A closer look at… In a World

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The Scoop 

Carol (Lake Bell) is an aspiring voiceover artist who’s grown up in the shadow of her father, Sam Soto (Fred Melamed), an industry icon. Sam belittles her career chances as a woman in the voiceover world, preferring to encourage male protégé Gustav (Ken Marino). She’s also at odds with her father for other reasons, resenting his young girlfriend Jamie (Alexandra Holden), who seems to represent the kind of ‘baby-voiced’ femininity Carol hates.

When Jamie moves in and Carol is kicked out of Sam’s house, she moves in with her sister Dani (Michaela Watkins) and brother-in-law Moe (Rob Corddry), who are going through a rough patch in their marriage. Trying to keep things together in her personal life whilst pushing ahead professionally, Carol must find a way to make her voice heard.

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Going Native

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Three countries. Three teenagers. One average, life-altering day.

Natives is a new play currently on at the Southwark Playhouse in London. We’re used to working with film companies, but we were intrigued when Boundless Theatre, the company behind Natives, asked us if we’d consider creating resources for school groups based on the play.

I loved Glenn Waldron’s script, which takes an empathic and generous stance towards its teen protagonists. It sensitively explores what it means to be a ‘digital native’ – the quest for popularity, the warped intimacy,  the intrusions of violence, the potential for real connection. There was plenty to bite into when it came to putting together this worksheet for GCSE and A-Level drama groups.

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A few of us from the Damaris Media team were lucky enough to see Natives in performance earlier this week. The production – which stars Ella Purnell, Fionn Whitehead and Manish Gandhi – has already been getting rave reviews from the likes of The Guardian, The Metro and Theatre Full Stop, and it definitely lives up to all of this hype.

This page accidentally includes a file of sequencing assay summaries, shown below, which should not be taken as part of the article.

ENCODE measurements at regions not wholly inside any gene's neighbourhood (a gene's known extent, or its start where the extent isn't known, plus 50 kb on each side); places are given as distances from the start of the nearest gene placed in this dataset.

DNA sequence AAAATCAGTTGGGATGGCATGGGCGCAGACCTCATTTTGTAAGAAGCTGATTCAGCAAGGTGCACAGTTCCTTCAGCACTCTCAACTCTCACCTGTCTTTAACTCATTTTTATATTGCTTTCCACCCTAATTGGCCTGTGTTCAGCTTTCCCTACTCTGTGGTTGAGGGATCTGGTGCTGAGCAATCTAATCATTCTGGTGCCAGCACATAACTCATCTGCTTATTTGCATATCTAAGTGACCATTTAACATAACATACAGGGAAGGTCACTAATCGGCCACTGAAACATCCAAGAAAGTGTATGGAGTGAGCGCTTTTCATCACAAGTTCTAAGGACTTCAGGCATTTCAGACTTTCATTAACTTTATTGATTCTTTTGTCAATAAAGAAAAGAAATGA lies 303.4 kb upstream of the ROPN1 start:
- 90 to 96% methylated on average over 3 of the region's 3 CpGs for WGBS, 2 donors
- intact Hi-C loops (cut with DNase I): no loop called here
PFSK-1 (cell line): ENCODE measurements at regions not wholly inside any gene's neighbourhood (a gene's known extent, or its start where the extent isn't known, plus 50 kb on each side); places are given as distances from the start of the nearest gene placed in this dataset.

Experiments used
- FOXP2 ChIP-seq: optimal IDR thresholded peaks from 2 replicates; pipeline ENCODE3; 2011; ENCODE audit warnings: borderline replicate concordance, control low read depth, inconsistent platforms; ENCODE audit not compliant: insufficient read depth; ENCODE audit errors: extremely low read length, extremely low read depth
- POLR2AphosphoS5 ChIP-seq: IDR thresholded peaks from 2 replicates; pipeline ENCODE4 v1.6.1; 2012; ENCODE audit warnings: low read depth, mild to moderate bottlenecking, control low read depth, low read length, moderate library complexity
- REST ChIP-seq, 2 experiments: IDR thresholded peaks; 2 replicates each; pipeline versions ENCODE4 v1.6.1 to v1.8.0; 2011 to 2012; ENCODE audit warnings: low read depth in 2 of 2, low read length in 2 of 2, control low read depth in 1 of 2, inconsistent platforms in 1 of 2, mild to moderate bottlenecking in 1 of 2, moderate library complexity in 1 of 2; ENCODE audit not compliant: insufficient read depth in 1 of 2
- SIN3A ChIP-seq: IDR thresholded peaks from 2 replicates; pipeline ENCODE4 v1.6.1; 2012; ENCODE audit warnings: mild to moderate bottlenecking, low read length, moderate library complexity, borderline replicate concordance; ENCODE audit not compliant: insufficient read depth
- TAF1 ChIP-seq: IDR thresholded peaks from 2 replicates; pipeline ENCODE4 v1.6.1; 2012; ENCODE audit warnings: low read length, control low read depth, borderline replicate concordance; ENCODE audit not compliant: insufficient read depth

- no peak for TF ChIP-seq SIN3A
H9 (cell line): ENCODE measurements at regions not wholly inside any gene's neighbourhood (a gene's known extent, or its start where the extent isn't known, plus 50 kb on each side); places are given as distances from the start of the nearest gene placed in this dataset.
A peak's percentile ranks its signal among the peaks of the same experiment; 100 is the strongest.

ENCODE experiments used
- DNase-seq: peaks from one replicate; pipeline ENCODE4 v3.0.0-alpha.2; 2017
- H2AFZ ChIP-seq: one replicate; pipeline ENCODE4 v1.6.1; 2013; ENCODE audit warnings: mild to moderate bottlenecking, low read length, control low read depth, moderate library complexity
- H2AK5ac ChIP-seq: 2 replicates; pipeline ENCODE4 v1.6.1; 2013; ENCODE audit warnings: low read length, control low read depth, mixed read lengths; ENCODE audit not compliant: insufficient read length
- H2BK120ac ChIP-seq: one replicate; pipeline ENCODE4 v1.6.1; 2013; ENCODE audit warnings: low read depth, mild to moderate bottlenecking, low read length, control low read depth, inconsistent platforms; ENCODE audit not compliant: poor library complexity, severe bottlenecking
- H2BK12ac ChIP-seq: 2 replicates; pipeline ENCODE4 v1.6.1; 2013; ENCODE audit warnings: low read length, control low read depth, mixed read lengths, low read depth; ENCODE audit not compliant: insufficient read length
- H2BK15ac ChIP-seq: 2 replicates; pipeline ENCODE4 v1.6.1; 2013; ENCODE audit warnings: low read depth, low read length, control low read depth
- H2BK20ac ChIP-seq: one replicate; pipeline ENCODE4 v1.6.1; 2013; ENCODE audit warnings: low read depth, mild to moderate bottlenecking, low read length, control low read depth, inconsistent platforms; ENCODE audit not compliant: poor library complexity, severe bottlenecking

The action plaScreen Shot 2017-04-04 at 15.24.41ys out in a small, intimate performance space, on a mostly bare stage which is illuminated by digital projections. It’s up to the three young leads to carry the story, which concerns three teenagers in different parts of the globe who must wrestle with the intersection between their digital lives and their ‘real’ ones. All three are excellent, but Purnell is the standout – recognisable from film roles in the likes of Never Let Me Go and Maleficent, she has a charismatic presence, funny, sharp and poignant by turns.

The 90-minute running time zips past, building to a powerful finale which posits a tentative hope for the future of the digital generation. That’s what’s so refreshing about Natives: it isn’t a critique of young people so much as the older generation who have bequeathed them a broken world.

‘Where are the grown-ups to do something, where are the grown-ups in this story?’

The play will hopefully have a long life both in performance (Boundless are planning to tour it) and in the classroom, where it could inspire teenagers to recognise the world-changing power they hold in their hands.

Find out more and book tickets

29 Mar – 22 Apr 2017  
By Glenn Waldron
Directed by Rob Drummer
At Southwark Playhouse

A closer look at… Joy

© 20th Century Fox, 2016.
© 20th Century Fox, 2016.

Joy is rated 12 for infrequent strong language

Warning: Contains plot spoilers

The Scoop –  Though not as riotously entertaining as David O. Russel’s best work, Joy nevertheless provides a great showcase for Jennifer Lawrence as a truly inspirational woman.

Joy (Jennifer Lawrence) was a creative, vivacious, high-achieving child. But somewhere along the line, life stole her spark. Her parents’ divorce, a failed marriage to Tony (Edgar Ramirez), caring for two children, trying to hold down a job, and managing the chaos that her mother (Virginia Madsen), father (Robert De Niro) and half-sister (Elisabeth Rohm) throw her way, have all caused Joy to sideline her own dreams.

Her grandmother Mimi (Diane Ladd) is determined to see Joy rise and take her place as matriarch and provider for the family. And when Joy hits on an ingenious design for a self-wringing mop, it could be the key to unleashing her buried potential.

Continue reading A closer look at… Joy